From Mar. 1 2005 on, the Interim Method for Automatic License of Textiles Export will be implemented, namely, an export license has to be applied for textiles export. The export license system employed by the Ministry of Commerce is to improve statistics, analysis and monitoring of textiles export, post precaution messages on fast-growing exported textiles to operators, and guide and standardize the orderly exports of the enterprises. At present, many developed countries have employed the method to achieve 24-hour monitoring of imported and exported commodities.

The Interim Method for Automatic License of Textiles Export is very timely and effective in promulgation, however, it will still take time and practice for check whether it is operable and conducive to alleviating enterprises’ burden.

There is also one thing we could use for reference from China that called Industry self discipline. China is actively adopting effective measures to avoid trade friction that may be triggered by quota cancellation and sharp increase in textiles export. According to the requirement by the Ministry of Commerce in enhancing industry coordination and self discipline, China Chamber of Commerce for Import and Export of Textiles has set up a coordinative commission for export of trousers, knitting shirts, men’ tatting shirts and underwear. At present, the management of the commission is under discussion. The commission will play an active role in coordinating the export of these sensible textiles, and prevent certain textiles export from growing too fast. The various coordinative commissions will work out detailed rules such as qualifications of export enterprises, and the lower limitation of export.
The industry self discipline agreement covers the following four aspects.

First, determine the categories of sensible textiles. List textiles that easily trigger trade friction and protectionism of importing countries as sensible products, and put emphasis on monitoring the export of these products.

Second, set up a coordinative system for the lowest price. It requires that the enterprises involved in the self discipline agreement do not go lower than this price when exporting such commodities.

Third, an industry access system will be set up for the self discipline agreement. Enterprises running counter to trade laws and regulations and disturbing the export order will be reported, or, their import and export rights will be suspended.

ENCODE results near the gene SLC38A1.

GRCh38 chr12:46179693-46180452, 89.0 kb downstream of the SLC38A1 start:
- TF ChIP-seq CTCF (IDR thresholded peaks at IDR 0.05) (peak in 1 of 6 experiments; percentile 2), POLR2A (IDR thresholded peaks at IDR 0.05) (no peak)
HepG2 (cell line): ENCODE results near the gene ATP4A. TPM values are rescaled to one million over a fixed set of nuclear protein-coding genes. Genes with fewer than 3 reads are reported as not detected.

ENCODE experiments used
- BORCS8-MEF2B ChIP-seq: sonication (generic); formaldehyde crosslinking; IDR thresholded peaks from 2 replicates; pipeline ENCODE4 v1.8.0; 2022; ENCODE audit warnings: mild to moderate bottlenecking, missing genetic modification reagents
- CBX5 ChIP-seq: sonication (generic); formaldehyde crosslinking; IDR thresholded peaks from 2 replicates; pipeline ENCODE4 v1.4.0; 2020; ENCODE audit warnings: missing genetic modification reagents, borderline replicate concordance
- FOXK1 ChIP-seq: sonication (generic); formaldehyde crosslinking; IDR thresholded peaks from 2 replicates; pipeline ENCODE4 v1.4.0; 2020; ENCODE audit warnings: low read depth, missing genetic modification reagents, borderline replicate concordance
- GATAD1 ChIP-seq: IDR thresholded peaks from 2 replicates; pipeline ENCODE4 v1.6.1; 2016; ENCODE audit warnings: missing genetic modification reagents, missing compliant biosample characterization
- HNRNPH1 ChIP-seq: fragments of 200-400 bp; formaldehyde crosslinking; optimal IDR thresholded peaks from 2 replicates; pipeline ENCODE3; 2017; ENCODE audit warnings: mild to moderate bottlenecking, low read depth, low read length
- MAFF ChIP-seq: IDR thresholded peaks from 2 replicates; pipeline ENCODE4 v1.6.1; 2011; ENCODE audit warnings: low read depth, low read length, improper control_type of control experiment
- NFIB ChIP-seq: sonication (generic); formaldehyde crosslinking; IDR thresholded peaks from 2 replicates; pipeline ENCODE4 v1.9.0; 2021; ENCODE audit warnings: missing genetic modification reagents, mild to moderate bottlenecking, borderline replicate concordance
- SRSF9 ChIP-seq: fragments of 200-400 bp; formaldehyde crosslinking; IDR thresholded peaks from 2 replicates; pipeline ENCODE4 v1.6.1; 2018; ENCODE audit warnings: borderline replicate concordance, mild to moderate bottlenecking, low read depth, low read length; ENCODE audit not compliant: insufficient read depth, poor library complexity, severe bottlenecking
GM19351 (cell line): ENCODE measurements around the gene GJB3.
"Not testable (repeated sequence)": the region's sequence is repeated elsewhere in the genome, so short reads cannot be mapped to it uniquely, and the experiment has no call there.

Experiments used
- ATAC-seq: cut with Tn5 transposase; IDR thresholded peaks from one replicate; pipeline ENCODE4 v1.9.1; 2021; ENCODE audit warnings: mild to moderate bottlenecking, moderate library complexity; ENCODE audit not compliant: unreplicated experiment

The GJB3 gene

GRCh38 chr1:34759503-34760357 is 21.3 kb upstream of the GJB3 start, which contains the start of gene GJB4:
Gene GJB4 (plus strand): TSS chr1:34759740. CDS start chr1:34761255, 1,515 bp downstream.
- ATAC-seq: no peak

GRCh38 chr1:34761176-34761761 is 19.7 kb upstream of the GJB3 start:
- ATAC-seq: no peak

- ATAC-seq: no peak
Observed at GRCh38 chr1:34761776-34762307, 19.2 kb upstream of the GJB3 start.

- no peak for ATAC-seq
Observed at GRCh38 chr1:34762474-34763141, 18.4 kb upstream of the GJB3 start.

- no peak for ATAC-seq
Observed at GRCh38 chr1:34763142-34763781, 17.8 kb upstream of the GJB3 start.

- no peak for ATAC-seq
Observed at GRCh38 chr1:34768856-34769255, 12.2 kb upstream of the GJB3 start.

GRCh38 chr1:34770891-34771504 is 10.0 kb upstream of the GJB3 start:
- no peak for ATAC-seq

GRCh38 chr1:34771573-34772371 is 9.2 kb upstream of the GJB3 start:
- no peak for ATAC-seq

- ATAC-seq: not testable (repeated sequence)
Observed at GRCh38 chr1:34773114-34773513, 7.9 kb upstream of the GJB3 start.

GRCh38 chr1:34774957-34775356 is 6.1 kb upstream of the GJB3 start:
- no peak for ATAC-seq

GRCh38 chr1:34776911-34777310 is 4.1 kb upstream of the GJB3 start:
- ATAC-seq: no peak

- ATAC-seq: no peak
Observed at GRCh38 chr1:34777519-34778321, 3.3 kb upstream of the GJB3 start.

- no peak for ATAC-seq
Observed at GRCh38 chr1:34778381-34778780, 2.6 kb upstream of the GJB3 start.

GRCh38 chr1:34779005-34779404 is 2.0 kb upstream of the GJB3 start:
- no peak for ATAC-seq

Fourth, set up a precaution system. If a red light is on for a certain type of textile, it means that a certain country has started to limit the import of the product; if a yellow light is on, it means that the export of a certain type of textile is on tremendous increase and has caught attention of importing countries, and they may employ certain measures to restrict import of the commodity. (Developments in the Textiles and Clothing Trade: Impact of Quota Elimination, is available at the www.tdctrade.com website)
After China Chamber of Commerce for Import and Export of Textiles posted its intention of setting up an industry self discipline system on the website, extensive attention has been aroused. Within one day, 415 textile enterprises expressed their willingness in joining the agreement. The export of the 415 enterprises accounts for over 50% of the total export volume to the U.S.A. and the EU.
Many countries accession to WTO seems to represent a great leap forward in liberalization, it is clear that there are still many barriers that stand between the current situation and a significantly freer trade regime. In the long-run, the final accounting of WTO’s impact on many companies will depend on how leaders, producers, and consumers respond to the new opportunities offered by WTO and how they deal with the new challenges.